What are some of the main issues they’re concerned with?
Security has become a big issue after the attacks in Paris last November. The percentage of the host committee’s budget going to monitoring, preventive actions, and so on has really increased. And then as far as boots on the ground, that’ll be the local police departments. The cities pay for that.
For Super Bowl 50, news outlets reported that Santa Clara had gotten the NFL to defray some of its security expense while San Francisco didn’t. How do cities cut a good deal with the NFL?
Cities that expect the NFL to pick up the tab will learn very quickly that that’s not the business model. From the league’s point of view, the cities benefit from brand enhancement and added revenue from all the visitors. By hosting a Super Bowl, they get to showcase themselves to the rest of the world. In turn, the league expects them to provide the necessary infrastructure and logistics.
Basically, the NFL has all the power here.
Look, the NFL has something unique that everyone wants a piece of. They’re a very strong negotiator, and they look after their brand very well.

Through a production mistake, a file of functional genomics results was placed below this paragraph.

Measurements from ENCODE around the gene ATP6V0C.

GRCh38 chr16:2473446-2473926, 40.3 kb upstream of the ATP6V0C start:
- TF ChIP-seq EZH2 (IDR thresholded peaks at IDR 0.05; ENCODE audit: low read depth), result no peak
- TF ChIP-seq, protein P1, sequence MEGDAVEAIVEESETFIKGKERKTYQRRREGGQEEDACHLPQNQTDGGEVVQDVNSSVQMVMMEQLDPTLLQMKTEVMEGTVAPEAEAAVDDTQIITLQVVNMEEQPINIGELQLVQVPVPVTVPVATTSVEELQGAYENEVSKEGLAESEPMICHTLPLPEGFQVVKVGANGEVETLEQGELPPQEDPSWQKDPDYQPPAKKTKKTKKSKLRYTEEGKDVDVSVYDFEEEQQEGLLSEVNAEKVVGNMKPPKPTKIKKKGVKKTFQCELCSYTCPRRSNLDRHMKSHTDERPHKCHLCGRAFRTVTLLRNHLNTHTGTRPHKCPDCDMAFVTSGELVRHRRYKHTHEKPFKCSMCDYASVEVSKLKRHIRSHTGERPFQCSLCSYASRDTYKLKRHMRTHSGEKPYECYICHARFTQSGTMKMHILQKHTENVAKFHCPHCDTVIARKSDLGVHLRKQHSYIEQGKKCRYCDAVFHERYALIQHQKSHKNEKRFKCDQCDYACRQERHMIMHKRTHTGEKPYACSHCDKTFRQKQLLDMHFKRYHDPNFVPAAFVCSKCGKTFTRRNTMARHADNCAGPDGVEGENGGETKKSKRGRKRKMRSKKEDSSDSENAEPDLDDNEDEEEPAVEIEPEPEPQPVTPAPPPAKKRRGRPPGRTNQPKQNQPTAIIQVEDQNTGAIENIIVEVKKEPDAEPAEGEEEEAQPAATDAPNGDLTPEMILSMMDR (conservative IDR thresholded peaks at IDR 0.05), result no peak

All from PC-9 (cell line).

What’s the bottom line? Is it a good deal for the host cities?
I think it’s pretty clear that this Super Bowl is a solid economic impetus for the San Francisco Bay Area. The NFL has been really smart about this; they’ve avoided the mistakes the Olympics made. You’re seeing a lot of cities withdrawing from bidding for the Olympic Games now because the infrastructure costs are so high. Athens basically went bankrupt. The NFL will only award the Super Bowl to cities that already have the infrastructure in place, so it’s not imposing capital costs on the city.
Is the hope of attracting a Super Bowl part of the calculus when cities pony up to build a new stadium?